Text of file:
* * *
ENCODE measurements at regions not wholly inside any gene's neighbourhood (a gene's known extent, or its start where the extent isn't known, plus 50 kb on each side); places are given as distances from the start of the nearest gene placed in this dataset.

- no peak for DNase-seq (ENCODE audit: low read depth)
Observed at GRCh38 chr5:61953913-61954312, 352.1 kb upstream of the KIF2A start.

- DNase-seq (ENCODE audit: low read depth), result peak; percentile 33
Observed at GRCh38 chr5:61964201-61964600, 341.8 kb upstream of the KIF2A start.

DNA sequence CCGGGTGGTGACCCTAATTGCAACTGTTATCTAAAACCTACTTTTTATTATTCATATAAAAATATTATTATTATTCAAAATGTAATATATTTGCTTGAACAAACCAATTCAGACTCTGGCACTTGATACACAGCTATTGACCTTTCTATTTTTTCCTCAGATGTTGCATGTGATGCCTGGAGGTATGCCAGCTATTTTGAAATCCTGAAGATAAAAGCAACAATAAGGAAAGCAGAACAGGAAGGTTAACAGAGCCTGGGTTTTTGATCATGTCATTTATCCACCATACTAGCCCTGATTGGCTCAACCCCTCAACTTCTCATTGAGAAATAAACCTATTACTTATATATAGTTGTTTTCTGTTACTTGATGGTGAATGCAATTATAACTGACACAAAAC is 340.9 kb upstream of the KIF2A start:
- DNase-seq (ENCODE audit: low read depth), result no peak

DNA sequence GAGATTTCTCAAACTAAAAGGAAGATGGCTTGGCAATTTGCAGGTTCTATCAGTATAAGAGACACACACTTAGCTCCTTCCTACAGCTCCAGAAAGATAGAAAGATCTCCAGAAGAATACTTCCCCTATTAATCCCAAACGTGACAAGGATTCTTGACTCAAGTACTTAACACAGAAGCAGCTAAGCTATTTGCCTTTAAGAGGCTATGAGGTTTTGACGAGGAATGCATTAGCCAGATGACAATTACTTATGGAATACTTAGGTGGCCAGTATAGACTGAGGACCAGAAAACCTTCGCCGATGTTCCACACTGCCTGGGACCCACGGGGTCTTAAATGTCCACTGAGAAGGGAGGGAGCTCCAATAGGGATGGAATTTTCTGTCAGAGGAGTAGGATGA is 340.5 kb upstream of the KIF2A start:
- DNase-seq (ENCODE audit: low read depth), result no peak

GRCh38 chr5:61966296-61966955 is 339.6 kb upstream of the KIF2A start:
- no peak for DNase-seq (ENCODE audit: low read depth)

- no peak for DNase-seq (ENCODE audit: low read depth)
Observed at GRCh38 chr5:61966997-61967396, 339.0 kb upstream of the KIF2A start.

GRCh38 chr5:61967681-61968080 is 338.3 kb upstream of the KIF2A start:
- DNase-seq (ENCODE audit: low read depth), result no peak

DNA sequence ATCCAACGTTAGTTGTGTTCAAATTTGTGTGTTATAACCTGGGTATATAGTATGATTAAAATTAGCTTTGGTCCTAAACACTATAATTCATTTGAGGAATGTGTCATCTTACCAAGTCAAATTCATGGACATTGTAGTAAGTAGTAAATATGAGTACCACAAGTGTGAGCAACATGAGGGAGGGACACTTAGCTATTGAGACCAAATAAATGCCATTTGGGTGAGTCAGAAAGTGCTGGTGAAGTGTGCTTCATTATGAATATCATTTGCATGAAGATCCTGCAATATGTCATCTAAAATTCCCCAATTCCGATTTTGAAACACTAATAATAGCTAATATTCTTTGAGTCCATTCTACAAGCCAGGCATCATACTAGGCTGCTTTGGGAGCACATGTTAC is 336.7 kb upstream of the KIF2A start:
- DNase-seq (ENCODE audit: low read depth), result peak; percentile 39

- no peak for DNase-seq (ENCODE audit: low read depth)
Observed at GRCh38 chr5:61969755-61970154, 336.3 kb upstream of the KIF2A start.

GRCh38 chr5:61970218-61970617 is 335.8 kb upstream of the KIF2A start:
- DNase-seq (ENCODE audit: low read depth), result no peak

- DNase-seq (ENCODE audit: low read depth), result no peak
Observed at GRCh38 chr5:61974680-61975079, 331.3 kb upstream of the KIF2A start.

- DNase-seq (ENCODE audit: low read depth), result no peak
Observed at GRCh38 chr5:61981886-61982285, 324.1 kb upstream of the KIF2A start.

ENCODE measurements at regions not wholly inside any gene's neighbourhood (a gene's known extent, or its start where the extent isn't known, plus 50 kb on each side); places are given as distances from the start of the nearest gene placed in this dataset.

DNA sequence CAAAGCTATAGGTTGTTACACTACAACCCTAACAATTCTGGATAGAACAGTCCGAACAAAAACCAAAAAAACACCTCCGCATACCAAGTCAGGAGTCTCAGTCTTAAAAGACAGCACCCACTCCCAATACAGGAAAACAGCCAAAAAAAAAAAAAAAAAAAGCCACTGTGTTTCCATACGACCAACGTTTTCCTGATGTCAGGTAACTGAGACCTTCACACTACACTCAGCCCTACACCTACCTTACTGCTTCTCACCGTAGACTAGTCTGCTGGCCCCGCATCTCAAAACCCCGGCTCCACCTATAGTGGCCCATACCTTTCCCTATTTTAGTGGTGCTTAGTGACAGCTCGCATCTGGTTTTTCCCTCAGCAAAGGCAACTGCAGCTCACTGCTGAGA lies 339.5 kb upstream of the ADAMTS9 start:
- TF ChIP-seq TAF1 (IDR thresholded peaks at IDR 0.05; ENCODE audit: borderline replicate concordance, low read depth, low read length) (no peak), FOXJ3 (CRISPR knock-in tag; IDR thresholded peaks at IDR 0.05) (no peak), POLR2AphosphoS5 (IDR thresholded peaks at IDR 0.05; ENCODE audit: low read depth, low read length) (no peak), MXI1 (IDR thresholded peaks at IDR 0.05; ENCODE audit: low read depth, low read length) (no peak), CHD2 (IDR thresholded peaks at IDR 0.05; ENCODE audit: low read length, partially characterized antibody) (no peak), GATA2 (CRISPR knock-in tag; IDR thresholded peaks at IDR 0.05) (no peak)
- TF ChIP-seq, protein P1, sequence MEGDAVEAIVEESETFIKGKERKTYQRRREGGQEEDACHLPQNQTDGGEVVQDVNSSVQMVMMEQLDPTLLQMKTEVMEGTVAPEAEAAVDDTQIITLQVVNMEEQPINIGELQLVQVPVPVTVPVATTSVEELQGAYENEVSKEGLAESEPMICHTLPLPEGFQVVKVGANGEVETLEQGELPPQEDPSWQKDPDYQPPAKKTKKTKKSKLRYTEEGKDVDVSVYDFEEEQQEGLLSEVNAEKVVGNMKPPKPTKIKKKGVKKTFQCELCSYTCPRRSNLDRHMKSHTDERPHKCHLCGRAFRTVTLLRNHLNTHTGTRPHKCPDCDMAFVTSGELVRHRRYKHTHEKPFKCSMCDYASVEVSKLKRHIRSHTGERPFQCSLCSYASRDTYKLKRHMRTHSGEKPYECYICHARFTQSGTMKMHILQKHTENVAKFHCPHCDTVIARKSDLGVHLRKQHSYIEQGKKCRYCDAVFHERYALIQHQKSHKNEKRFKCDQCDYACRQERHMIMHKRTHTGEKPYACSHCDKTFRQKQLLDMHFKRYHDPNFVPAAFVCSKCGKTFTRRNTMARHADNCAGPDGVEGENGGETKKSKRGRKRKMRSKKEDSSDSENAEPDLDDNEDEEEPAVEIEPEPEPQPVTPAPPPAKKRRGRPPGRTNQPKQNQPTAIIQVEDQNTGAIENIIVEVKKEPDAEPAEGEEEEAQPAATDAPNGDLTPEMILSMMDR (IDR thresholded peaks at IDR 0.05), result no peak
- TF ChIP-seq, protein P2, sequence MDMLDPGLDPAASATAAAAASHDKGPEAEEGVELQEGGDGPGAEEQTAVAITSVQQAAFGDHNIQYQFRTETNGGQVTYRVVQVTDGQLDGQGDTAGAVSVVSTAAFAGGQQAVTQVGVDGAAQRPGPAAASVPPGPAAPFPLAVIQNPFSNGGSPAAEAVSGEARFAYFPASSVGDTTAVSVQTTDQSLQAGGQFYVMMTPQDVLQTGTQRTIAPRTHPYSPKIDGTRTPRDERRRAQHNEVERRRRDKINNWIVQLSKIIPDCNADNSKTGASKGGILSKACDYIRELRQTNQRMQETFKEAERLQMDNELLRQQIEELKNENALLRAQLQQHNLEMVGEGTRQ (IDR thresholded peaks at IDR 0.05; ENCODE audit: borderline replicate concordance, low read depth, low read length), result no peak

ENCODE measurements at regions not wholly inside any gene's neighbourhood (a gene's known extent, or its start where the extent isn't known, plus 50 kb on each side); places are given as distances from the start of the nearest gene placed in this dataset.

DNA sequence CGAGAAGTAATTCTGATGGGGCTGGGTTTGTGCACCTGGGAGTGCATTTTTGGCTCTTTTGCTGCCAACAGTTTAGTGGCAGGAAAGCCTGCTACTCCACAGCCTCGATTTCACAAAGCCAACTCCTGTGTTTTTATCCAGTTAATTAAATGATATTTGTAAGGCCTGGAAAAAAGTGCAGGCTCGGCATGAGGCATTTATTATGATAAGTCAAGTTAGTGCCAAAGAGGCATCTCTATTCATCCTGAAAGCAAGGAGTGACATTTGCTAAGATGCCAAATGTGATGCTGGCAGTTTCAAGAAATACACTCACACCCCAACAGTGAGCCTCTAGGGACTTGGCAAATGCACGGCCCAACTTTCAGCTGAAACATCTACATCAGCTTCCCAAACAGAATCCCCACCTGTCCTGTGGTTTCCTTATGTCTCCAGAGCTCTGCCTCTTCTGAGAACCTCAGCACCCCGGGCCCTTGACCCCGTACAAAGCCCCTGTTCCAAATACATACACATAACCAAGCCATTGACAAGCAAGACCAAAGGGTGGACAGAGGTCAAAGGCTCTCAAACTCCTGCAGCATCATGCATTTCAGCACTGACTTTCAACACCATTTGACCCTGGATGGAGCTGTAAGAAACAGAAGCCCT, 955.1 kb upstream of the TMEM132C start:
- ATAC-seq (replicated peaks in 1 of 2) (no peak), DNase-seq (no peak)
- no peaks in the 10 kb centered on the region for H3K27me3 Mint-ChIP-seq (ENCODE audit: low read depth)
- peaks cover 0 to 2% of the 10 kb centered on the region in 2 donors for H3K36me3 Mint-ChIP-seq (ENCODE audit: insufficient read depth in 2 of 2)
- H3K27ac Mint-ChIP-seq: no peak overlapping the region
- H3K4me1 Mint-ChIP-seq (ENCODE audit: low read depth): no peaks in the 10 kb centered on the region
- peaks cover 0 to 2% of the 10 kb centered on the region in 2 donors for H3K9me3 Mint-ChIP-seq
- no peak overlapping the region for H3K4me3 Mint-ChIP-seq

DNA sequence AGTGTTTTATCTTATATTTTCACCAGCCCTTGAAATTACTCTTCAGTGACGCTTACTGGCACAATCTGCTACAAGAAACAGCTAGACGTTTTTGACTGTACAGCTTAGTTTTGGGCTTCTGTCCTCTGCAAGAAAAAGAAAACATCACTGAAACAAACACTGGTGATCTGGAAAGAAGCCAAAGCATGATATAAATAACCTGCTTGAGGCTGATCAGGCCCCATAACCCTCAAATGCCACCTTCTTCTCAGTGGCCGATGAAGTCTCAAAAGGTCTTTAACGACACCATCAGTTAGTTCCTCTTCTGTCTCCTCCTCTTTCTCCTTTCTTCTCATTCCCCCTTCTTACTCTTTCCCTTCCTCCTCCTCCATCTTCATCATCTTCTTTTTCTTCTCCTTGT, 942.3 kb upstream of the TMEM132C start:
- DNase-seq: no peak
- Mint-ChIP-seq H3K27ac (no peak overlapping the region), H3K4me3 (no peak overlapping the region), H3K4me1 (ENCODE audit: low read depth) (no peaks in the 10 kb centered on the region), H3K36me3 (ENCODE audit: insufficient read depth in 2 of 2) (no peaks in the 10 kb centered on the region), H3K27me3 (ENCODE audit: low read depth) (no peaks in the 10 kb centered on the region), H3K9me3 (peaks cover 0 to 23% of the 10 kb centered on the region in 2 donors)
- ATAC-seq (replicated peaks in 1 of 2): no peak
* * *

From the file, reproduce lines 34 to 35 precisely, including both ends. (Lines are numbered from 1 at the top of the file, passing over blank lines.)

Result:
- no peaks in the 10 kb centered on the region for H3K27me3 Mint-ChIP-seq (ENCODE audit: low read depth)
- peaks cover 0 to 2% of the 10 kb centered on the region in 2 donors for H3K36me3 Mint-ChIP-seq (ENCODE audit: insufficient read depth in 2 of 2)